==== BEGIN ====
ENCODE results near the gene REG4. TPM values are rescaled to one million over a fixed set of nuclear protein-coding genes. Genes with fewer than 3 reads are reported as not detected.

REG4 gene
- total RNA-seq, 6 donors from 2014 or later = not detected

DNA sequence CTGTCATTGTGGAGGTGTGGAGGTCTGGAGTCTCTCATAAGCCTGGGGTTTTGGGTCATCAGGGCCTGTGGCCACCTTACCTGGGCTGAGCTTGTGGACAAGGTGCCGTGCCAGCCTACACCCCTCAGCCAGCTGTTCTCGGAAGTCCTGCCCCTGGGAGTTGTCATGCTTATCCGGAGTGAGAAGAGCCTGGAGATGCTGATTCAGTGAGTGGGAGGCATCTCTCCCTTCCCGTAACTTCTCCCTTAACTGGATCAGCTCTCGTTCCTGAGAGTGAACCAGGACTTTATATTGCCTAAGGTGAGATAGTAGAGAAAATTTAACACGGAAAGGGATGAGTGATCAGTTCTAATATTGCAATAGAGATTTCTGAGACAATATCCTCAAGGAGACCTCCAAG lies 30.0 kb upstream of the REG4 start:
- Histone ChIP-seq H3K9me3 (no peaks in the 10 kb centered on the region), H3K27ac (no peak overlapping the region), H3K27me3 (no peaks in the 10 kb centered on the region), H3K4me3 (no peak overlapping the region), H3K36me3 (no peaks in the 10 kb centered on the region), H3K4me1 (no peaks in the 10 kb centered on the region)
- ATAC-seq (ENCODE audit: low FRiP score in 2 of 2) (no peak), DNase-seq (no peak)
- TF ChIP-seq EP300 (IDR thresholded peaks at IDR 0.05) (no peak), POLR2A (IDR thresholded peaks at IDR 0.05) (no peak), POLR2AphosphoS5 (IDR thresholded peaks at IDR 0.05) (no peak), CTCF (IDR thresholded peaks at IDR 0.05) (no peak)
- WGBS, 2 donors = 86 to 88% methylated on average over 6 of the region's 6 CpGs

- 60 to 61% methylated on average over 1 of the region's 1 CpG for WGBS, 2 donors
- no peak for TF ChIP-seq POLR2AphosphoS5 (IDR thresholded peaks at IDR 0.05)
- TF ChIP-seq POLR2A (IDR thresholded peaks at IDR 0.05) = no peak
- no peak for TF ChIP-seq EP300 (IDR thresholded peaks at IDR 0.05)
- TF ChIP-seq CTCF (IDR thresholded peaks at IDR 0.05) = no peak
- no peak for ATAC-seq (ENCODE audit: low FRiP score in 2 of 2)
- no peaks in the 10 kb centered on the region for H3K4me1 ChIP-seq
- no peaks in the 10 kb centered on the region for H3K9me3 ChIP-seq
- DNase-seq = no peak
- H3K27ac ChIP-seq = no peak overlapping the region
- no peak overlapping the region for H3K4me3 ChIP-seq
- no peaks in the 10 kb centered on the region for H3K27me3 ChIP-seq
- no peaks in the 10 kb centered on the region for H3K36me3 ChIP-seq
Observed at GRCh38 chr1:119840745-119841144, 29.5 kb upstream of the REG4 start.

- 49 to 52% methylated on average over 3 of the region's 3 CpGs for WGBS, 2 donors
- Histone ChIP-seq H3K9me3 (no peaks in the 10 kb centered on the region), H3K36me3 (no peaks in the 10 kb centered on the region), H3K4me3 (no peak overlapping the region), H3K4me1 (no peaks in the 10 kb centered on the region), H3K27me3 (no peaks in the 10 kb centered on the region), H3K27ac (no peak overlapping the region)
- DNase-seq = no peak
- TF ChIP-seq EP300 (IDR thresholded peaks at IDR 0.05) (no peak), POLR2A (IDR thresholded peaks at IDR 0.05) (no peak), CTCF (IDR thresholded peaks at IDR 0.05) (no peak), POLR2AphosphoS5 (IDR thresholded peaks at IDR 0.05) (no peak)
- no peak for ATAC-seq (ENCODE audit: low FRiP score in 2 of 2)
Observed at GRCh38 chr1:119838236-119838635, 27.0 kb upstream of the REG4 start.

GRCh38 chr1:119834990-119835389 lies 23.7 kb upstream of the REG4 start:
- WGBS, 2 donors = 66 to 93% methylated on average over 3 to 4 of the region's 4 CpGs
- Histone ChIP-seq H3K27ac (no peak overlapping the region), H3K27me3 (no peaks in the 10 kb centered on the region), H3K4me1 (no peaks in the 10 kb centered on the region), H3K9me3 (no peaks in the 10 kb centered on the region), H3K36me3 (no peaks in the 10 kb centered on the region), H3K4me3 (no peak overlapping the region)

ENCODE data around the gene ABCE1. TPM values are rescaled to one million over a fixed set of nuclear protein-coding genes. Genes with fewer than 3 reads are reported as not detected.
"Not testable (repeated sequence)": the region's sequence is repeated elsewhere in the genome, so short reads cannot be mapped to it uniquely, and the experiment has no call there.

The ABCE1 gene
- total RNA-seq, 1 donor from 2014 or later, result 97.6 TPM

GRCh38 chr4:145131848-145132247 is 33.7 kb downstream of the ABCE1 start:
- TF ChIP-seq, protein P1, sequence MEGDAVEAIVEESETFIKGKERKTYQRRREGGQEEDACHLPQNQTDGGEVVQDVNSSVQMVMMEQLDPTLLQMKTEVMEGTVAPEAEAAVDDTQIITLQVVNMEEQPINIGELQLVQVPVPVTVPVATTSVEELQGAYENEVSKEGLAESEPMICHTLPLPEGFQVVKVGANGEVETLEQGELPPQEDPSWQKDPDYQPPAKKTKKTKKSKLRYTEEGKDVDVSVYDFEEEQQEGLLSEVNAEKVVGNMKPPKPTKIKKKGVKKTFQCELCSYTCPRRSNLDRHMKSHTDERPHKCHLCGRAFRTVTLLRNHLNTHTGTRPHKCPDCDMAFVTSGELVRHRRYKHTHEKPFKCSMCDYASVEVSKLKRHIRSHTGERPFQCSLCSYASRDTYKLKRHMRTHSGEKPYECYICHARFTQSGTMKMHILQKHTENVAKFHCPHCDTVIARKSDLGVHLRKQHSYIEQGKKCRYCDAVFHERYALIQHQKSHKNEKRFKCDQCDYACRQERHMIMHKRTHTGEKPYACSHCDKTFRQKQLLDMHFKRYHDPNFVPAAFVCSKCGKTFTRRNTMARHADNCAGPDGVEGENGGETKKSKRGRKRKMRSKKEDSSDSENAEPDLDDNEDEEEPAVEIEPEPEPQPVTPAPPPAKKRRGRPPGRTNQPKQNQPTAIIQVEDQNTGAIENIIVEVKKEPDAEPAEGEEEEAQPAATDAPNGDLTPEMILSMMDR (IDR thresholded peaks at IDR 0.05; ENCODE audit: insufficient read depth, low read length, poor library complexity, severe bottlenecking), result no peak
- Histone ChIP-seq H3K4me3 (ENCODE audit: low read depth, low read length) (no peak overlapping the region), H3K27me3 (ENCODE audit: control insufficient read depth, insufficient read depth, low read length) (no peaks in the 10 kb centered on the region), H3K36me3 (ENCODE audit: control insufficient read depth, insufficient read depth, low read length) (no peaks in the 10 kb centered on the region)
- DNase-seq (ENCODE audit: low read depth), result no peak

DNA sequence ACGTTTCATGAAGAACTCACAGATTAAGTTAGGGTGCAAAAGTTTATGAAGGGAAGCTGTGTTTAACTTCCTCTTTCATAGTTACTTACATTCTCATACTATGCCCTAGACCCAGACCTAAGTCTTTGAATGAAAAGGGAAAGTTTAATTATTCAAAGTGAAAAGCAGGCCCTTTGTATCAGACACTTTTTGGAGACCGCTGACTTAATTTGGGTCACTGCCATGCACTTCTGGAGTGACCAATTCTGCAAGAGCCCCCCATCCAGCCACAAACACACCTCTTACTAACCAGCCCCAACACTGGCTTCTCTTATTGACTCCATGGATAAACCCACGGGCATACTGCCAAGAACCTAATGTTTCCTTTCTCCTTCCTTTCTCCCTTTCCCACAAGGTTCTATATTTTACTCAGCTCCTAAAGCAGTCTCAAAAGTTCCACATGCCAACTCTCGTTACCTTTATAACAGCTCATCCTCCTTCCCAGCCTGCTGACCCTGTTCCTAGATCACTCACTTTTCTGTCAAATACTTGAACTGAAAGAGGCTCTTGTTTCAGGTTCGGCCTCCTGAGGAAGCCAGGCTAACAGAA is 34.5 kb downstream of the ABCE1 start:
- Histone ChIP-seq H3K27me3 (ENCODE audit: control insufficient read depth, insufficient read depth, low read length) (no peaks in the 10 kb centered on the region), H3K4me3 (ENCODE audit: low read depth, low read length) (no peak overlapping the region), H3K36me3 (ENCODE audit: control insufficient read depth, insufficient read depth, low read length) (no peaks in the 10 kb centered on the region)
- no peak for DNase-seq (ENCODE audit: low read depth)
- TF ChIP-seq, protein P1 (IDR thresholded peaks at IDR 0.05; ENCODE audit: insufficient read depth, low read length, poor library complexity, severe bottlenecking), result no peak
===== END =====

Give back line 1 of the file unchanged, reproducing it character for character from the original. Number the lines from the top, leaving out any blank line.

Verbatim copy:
ENCODE results near the gene REG4. TPM values are rescaled to one million over a fixed set of nuclear protein-coding genes. Genes with fewer than 3 reads are reported as not detected.